Last week saw our first night-time observing session at McGuire College in Shepparton. Both Belinda and I were very excited to be going, just imagine, no light pollution, no smog, just a lot of stars! More stars than most of us city people will ever see. The weather looked promising too, so no clouds meant a perfect night!
This first night-time session was to follow on from a very successful Transit of Venus day held at the school on the 6th where the local primary schools popped in to have a look, parents as well as the students from McGuire. What a sensational community event! So good, the Shepparton News visited and wrote a story. It made front page!
For the first session, the Year 7 SEAL group had been invited along and most of the students turned up with their whole family in tow. It was great to see so many excited people coming along.
We started with a short video “Bigger than Big” on the size of the objects in our Solar System which were then compared to the stars we see in the night sky. After this serious hit of reality we split into two groups, one to use the telescope and the other to investigate the size of our Solar System further. It was great to see everyone get involved and ask so many clever questions.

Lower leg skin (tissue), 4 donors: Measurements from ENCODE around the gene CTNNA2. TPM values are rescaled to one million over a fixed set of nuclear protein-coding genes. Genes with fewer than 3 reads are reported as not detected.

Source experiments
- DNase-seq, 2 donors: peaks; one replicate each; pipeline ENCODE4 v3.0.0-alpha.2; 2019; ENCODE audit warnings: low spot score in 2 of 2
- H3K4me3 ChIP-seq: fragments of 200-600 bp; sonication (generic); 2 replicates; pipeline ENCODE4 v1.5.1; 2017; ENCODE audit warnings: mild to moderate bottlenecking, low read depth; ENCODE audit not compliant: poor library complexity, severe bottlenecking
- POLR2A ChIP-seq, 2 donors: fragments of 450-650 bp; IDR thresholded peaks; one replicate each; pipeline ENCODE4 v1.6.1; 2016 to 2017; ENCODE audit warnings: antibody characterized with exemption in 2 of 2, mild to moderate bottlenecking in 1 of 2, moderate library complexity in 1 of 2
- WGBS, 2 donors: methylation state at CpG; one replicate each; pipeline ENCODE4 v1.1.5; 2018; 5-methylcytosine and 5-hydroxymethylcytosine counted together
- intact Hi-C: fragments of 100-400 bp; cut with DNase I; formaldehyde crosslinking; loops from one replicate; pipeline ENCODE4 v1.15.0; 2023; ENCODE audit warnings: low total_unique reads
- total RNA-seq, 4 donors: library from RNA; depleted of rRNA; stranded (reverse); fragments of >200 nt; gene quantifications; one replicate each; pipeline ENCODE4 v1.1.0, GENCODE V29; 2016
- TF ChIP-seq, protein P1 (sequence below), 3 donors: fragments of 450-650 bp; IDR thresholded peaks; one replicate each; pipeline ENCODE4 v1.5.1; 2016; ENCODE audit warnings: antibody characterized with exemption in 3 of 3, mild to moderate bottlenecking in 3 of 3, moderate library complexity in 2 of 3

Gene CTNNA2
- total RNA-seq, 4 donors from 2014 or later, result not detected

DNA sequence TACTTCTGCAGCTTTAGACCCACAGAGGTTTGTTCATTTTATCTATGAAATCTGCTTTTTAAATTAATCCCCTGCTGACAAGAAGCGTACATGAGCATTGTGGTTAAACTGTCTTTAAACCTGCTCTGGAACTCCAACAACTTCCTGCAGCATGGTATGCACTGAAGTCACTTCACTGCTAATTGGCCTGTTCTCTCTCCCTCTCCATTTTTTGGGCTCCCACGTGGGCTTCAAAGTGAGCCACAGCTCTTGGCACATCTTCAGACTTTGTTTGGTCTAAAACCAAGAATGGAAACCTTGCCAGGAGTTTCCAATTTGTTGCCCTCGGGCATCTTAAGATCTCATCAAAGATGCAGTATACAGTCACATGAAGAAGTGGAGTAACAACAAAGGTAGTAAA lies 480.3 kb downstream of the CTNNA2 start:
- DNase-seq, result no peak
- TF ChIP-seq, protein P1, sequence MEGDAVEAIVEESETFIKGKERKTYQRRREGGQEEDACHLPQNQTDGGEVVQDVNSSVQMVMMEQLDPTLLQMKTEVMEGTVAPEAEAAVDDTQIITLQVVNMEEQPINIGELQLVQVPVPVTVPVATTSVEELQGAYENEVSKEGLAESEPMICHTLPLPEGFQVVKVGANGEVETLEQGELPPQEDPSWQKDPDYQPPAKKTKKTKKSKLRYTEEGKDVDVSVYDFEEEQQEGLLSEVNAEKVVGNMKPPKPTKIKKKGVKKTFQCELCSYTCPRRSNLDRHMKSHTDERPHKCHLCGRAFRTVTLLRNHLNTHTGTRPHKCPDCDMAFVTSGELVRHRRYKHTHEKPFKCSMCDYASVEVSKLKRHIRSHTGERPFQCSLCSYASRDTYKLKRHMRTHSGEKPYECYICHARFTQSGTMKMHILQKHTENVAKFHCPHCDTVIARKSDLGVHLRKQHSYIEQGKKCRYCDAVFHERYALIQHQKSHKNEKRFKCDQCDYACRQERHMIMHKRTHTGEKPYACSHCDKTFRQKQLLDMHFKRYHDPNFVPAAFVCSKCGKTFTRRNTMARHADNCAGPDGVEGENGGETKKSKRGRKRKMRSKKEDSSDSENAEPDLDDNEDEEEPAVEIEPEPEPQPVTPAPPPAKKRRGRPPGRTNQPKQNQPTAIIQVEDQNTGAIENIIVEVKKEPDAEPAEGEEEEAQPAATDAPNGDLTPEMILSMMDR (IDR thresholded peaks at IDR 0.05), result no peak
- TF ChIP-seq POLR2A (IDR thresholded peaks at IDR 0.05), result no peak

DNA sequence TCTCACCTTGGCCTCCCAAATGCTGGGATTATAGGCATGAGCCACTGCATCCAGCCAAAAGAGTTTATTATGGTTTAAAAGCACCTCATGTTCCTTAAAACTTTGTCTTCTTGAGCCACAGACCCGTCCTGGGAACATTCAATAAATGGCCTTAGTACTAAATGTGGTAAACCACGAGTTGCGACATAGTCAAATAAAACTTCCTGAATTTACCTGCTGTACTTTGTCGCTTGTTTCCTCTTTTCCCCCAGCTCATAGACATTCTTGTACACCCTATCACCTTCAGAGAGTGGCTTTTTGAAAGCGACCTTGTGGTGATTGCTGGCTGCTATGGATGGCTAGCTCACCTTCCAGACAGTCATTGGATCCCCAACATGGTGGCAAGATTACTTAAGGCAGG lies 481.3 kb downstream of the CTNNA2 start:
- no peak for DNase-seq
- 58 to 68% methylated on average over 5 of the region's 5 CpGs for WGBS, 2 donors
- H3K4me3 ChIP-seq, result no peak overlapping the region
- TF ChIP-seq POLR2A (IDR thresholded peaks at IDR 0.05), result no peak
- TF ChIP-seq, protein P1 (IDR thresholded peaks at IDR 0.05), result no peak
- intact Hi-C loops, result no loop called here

Quote of the night; “I love learning about the Solar System.” We hope you enjoy learning about all the other things in our Universe just as much!
Unfortunately, while we had been treated to the video on the stars, the clouds had completely covered our view to the North, so Mars and Saturn were obscured for the evening. Lucky for us, the Southern sky was completely clear and we got to see so many stars. We had many a demonstration on how when we look up at the sky with just our eye, we might see 2 or 3 stars, but looking through the telescope we could see so many stars, they looked like clouds! We were able to identify many constellations and I was told of stories of how these locals often go star gazing or take their own astrophotography.
We had a great night and no-one wanted to leave. We look forward to seeing everyone again and viewing more stars and some planets too!